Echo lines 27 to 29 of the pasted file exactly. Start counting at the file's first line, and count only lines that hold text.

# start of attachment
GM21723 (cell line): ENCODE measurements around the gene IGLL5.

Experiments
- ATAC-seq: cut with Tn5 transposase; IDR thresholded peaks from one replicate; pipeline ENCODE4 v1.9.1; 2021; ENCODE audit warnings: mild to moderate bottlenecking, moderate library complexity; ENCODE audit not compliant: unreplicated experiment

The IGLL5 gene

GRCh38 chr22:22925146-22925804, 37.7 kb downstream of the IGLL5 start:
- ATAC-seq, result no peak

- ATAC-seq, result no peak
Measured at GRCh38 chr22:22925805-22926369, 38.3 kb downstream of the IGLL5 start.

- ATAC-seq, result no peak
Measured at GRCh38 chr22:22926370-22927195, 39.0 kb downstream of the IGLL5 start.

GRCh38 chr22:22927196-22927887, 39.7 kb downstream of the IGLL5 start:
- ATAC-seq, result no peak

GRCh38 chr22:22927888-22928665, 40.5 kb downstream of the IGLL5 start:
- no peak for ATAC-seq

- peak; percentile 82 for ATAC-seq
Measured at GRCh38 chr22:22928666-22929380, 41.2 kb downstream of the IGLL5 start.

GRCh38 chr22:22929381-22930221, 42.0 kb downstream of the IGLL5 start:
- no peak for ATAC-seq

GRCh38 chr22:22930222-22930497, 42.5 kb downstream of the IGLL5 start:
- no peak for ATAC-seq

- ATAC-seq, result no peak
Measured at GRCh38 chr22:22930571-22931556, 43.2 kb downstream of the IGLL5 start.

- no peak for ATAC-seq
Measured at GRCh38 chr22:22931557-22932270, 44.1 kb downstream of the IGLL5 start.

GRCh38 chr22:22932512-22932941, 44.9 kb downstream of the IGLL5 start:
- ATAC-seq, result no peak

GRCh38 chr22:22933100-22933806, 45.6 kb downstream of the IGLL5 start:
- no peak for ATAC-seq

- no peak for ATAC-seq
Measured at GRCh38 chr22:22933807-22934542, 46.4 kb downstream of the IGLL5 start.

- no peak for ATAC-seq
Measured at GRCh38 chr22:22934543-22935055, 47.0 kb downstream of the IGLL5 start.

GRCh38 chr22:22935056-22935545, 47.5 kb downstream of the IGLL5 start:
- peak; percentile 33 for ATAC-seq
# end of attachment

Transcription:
GRCh38 chr22:22933100-22933806, 45.6 kb downstream of the IGLL5 start:
- no peak for ATAC-seq

- no peak for ATAC-seq